Daim: Malaysia losing investors to neighbours due to “clueless” government

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Investors are unimpressed by the Malaysian government’s ‘clueless’ performance in economic matters, said former finance minister Daim Zainuddin.

In an interview with FMT, he said falling foreign direct investment rates indicated investors were not confident that the government knew what it was doing.

“The government does not seem to have a plan. It is as simple as that. No investor will enter a country where they feel incompetence is so glaring.

“If we want to regain our status as a good investment destination, the leaders need to be better and, at the moment, investors do not see that happening.


“Don’t forget investors have choices. And they vote with their feet,” he said.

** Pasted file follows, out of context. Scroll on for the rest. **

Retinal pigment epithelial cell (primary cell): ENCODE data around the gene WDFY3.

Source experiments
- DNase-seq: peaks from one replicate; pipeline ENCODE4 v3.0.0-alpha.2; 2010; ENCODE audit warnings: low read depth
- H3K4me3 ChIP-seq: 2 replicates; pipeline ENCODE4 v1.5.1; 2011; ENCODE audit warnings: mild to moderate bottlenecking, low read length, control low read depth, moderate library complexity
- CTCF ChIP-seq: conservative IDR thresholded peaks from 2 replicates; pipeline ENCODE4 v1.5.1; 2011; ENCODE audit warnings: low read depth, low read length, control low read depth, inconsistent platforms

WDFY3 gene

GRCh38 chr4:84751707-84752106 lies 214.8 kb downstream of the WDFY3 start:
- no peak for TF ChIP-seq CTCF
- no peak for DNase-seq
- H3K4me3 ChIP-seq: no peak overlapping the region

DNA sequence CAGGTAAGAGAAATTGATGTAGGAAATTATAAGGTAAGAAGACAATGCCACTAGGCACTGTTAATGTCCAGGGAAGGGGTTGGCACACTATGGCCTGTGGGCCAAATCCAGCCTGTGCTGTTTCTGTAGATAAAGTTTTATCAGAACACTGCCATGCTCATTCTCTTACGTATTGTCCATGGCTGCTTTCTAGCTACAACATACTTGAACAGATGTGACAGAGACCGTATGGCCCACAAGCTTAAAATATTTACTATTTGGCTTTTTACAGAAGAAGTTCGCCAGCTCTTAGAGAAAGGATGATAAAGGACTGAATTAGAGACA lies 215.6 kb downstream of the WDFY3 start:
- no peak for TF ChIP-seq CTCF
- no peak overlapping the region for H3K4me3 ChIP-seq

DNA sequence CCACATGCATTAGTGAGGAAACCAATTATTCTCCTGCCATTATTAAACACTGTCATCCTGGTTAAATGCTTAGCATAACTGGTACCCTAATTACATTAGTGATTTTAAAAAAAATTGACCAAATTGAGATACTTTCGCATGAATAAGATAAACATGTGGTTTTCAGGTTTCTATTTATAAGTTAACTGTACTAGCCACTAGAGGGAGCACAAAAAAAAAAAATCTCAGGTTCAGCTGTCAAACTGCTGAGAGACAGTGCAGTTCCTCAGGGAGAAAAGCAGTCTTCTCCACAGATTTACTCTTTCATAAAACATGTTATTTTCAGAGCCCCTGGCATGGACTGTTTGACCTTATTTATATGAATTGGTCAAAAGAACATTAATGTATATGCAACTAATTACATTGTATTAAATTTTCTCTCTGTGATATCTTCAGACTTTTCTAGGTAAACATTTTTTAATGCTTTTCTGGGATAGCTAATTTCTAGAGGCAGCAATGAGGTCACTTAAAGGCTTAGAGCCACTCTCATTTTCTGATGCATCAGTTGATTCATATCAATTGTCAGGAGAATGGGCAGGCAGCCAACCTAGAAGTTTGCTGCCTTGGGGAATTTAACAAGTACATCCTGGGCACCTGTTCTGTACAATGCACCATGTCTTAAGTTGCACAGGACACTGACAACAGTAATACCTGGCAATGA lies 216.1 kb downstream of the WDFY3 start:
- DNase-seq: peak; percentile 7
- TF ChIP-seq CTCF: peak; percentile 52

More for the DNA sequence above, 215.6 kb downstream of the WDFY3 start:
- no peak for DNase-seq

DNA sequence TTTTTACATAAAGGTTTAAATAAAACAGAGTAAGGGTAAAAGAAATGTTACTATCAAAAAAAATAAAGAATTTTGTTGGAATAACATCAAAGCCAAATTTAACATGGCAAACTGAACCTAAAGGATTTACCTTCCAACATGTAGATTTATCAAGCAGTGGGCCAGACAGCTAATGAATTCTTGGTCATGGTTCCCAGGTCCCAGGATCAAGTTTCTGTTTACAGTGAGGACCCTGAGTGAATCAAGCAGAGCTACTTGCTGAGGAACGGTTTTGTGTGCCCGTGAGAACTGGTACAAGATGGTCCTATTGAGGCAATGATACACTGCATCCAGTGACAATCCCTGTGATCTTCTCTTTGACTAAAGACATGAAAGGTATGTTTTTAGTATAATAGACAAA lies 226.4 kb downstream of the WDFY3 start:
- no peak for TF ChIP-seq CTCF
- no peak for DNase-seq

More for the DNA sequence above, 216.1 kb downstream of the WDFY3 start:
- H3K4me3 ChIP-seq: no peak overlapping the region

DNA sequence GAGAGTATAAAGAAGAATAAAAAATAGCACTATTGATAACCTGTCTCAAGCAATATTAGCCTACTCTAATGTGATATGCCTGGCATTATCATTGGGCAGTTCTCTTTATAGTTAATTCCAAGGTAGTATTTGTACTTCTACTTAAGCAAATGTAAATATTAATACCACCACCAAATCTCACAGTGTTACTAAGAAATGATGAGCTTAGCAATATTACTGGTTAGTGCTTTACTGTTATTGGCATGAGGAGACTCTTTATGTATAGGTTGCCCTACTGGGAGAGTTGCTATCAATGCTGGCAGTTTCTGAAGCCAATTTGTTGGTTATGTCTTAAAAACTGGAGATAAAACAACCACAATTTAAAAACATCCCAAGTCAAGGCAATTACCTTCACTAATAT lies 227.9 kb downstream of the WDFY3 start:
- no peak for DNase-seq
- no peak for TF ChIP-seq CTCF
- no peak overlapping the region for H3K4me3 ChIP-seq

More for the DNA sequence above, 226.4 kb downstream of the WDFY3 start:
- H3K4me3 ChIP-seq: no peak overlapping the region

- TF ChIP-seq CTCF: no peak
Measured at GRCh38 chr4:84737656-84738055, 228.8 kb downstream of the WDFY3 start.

Malaysia had seen a larger decline in FDIs compared to its neighbours Indonesia, Vietnam and Singapore, the United Nations Conference on Trade and Development said recently.

Daim said this showed Malaysia had become less competitive as an investment destination and that the country’s leaders must step up to prevent further slide.

He said the government’s decision to declare a state of emergency did not help matters.

“To mitigate the negativity surrounding the declaration, the government has to act in a transparent manner so as not to further undermine investors’ sentiment and confidence.

“It should be lifted when it has fulfilled its stated purpose and must not be prolonged. I hope that the new special independent emergency committee will not be a paper tiger,” he said.

For Malaysia to overcome its economic problems, Daim said a compelling future growth narrative with clear focus, strategy and investment-friendly policy was needed.

He suggested that the government took specific measures such as accelerate domestic direct investments (DDIs), link DDIs and FDIs with SMEs, expedite regulatory reforms, tackle shortage of skills and underemployment, and implement credible economic and industrial plans to instil confidence in the Malaysian economy and capital market. – TMI